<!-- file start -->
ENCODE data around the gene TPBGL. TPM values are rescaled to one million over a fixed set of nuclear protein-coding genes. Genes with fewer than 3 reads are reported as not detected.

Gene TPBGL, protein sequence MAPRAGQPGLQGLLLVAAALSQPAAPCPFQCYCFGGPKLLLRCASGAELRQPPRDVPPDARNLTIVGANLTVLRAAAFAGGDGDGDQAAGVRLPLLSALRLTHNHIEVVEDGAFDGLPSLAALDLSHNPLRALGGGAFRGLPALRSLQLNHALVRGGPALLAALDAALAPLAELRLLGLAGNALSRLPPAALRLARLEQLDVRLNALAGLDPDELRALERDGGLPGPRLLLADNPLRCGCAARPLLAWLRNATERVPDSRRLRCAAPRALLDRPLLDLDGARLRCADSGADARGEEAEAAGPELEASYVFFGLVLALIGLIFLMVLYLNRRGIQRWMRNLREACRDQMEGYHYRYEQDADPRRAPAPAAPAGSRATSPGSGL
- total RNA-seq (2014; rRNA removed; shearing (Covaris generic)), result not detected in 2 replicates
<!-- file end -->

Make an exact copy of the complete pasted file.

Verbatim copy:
ENCODE data around the gene TPBGL. TPM values are rescaled to one million over a fixed set of nuclear protein-coding genes. Genes with fewer than 3 reads are reported as not detected.

Gene TPBGL, protein sequence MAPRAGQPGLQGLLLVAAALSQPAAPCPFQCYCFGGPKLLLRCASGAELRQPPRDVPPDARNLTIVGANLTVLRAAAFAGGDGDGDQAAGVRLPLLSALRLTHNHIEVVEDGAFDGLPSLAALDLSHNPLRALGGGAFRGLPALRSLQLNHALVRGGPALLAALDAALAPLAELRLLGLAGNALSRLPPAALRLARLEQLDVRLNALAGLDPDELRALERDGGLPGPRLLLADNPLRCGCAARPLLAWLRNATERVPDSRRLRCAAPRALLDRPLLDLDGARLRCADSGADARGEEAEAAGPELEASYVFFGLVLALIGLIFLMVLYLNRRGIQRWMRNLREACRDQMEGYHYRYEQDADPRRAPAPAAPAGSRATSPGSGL
- total RNA-seq (2014; rRNA removed; shearing (Covaris generic)), result not detected in 2 replicates